Christian Siriano cast five plus-size models to
walk in his spring 2017 runway show at New York
Fashion Week last month.
the wake of last month’s presidential debate,
"body-shaming" has become one of the media’s
favorite buzzwords. Democratic candidate Hillary Clinton
criticized her Republican opponent Donald Trump for
calling Alicia Machado, the 1996 Miss Universe pageant
winner, "Miss Piggy" and "an eating
machine" because she had gained some weight. Since
then, around-the-clock news networks have played the
soundbites on a loop and tapped dozens of commentators
to opine on the topic.
the fashion community has been leading its own
conversations about body- and weight-shaming, in hopes
of making it a thing of the past. From fashion shows to
photo shoots, more designers and brands are doing their
part to help ensure that women of many shapes and sizes
see reflections of themselves on the runway and in ad
New York Fashion Week last month, 16 plus-size models
walked the runway, making it the most body-positive
season ever, according to the Fashion Spot’s Runway
just wanted to have different sizes. That’s all it
was," designer Christian Siriano told NBC’s
"Today" Style. He cast five full-figured
models for his spring 2017 runway show. "But it’s
great that it made such an impact."
transgender models and a number of models older than 50
also were featured, the report said. Retail chain J.Crew
and designer Tracy Reese celebrated their customers’
individuality by inviting everyday people to take part
in their fashion week presentations.
are friends of the brand, members of our team and all
people we admire. They range in age from 13 to 70,"
J.Crew creative director and president Jenna Lyons said
about the models. "They’re students and parents
and grandparents. Professionals, artists, teachers and
activists. Each one has their own unique style and
beauty, and it has been an incredible experience to
approach a fashion show from this point of view."
brands also are rethinking how they cast their ad
campaigns. Pittsburgh-grown e-retailer ModCloth enlisted
employees, shoppers and models for its swimwear shoot
this summer. Last year, it made headlines for dropping
the term "plus-size" from its website, which
caters to sizes XS through 4X.
2014, the intimates brand Aerie, a division of South
Side teen clothing retailer American Eagle, launched #AerieReal,
a bold move to stop retouching models and to diversify
what those models look like. Earlier this year, the
label named British model, columnist and National Eating
Disorder Association ambassador Iskra Lawrence — who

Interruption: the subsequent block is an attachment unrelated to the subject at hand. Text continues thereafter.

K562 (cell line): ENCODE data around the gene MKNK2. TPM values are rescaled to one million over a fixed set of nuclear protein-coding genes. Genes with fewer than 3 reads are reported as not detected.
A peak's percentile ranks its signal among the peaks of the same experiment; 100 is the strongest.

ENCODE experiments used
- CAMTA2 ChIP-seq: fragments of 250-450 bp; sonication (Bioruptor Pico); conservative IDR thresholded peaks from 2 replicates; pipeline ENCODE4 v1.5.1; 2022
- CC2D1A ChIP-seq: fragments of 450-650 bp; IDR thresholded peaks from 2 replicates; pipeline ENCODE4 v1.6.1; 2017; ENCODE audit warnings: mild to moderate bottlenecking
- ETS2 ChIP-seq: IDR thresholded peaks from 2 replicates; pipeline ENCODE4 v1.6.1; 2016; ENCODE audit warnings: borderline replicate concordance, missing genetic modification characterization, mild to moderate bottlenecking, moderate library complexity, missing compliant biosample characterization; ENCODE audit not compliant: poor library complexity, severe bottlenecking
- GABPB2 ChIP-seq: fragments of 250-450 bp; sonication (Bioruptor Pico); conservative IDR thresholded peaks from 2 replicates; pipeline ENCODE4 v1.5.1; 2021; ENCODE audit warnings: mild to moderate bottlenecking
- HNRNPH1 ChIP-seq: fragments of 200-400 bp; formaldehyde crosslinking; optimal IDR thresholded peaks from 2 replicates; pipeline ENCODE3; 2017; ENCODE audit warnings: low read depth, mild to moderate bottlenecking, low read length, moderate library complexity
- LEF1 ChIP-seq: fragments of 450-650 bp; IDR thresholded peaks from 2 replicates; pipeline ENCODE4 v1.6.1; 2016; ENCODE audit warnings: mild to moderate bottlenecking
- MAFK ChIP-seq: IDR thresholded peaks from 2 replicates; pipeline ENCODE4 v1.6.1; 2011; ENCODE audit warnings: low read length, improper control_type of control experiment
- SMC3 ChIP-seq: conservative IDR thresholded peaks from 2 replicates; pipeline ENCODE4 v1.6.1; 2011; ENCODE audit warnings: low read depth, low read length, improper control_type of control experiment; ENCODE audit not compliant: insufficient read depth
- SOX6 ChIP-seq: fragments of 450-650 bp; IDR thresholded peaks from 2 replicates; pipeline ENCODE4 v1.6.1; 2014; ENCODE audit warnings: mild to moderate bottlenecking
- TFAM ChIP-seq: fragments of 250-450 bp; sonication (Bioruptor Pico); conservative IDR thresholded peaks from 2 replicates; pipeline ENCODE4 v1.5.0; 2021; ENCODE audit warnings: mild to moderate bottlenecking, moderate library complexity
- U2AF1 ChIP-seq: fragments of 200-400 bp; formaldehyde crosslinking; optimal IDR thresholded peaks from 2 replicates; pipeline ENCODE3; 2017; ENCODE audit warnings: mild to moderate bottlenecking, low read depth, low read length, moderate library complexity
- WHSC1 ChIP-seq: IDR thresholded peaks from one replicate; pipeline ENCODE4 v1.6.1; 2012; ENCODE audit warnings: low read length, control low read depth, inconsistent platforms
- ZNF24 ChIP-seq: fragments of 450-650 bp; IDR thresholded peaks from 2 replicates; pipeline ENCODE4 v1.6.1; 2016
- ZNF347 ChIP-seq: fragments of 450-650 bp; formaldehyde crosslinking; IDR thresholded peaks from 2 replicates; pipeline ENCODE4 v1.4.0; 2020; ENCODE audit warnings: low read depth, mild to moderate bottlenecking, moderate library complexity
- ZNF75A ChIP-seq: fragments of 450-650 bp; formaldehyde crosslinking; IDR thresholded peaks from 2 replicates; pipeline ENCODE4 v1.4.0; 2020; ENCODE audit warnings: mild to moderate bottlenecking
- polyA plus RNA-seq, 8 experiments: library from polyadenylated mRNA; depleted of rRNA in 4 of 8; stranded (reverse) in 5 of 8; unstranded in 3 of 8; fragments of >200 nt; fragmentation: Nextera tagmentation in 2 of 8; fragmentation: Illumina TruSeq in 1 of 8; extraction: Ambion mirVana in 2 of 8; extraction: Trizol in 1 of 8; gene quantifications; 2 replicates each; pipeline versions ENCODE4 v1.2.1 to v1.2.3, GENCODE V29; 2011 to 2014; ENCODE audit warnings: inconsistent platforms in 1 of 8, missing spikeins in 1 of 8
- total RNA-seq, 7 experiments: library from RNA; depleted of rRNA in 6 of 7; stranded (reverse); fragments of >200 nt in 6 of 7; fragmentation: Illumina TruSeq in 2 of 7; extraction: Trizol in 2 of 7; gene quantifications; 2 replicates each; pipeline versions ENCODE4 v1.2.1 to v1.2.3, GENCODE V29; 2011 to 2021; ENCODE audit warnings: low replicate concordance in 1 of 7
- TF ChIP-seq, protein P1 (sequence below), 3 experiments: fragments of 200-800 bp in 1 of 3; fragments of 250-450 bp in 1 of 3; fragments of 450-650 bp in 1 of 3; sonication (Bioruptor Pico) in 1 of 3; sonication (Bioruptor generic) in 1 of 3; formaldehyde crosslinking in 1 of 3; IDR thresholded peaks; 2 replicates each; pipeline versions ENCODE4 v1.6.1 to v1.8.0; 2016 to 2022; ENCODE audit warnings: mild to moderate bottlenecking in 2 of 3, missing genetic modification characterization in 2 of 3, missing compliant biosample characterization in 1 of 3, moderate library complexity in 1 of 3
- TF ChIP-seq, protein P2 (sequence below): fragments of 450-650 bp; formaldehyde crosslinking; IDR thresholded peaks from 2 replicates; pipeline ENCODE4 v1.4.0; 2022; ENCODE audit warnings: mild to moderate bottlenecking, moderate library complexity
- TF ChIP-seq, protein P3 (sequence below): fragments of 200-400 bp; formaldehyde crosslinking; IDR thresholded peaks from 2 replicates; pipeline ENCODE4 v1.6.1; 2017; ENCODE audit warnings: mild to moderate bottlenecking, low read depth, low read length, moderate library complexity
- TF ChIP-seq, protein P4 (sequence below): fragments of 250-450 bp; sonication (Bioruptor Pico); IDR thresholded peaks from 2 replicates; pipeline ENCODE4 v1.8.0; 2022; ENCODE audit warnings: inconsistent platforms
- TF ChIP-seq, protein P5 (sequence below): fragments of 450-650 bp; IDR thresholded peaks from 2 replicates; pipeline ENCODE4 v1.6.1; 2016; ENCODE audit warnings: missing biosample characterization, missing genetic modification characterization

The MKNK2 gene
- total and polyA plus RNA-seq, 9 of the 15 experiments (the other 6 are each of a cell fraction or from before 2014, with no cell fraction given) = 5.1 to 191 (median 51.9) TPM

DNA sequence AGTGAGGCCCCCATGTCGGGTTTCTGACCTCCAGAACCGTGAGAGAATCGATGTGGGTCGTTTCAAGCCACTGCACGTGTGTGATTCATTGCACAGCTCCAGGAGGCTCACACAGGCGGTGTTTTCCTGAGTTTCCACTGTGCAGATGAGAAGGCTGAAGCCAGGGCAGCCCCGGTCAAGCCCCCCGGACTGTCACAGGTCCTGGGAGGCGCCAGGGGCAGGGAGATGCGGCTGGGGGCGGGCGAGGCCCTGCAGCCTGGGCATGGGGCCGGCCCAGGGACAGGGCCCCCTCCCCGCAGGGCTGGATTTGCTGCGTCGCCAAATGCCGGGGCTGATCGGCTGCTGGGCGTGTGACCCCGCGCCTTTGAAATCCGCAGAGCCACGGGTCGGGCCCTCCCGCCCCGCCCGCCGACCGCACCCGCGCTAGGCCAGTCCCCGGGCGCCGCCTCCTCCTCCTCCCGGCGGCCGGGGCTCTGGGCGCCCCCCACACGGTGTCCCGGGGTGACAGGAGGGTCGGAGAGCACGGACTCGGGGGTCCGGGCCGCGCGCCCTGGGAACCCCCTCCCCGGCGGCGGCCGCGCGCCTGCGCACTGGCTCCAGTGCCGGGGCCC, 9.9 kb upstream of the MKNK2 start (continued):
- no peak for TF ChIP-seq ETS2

was dropped by her agency at age 15 because she was told
her hips were too big — the campaign’s official
"role model." (In an interview in Seventeen
last week, Lawrence criticized a photographer earlier in
her career who heavily photo-shopped her images to make
her appear thinner.)
encouraging people to uplift one another no matter what
your size," said Mandy Holesh, the Pittsburgh-based
writer behind thecurvyblogger.com. In May, the brand
flew her to New York City to take part in an #AerieReal
photo shoot. "Everyone was just walking around in
their lingerie hanging out and eating doughnuts and
relaxing. It was amazing. I had to really embrace
started her website about six years ago as a platform
for voicing her frustrations with the fashion industry’s
inherent bias toward women with thinner bodies. Since
then, she’s watched body-positivity go from something
that only a few people were blogging about to a trending
topic on social media.
Lane Bryant’s new #ThisBodyIsMadeToShine fall
campaign, the longtime leader in plus-size women’s
apparel gave actresses Danielle Brooks and Gabourey
Sidibe and models Ashley Graham, Candice Huffine and
Alessandra Garcia the chance to rebut degrading comments
made about their bodies online.
hope I never let myself get that big," one says.
Sidibe’s response: "By big you mean amazing and
beautiful and fabulous, right?"
for fall, the retail chain collaborated with Glamour on
a special edition of the magazine called Fashion For
You, which spotlights styles for sizes 12 and up.
the progress, there’s still work to be done. Although
New York Fashion Week saw an increase in plus-size
models, other areas of diversity, such as models of
color, declined a bit this season, according to the
Runway Diversity Report. Also, time will tell if some of
these newcomers to the body-positivity trend are just
looking to attract media attention or have a true
commitment to serving more sizes.
really feel like the world is slowly figuring this
out," Holesh said. "It’s definitely
refreshing to see."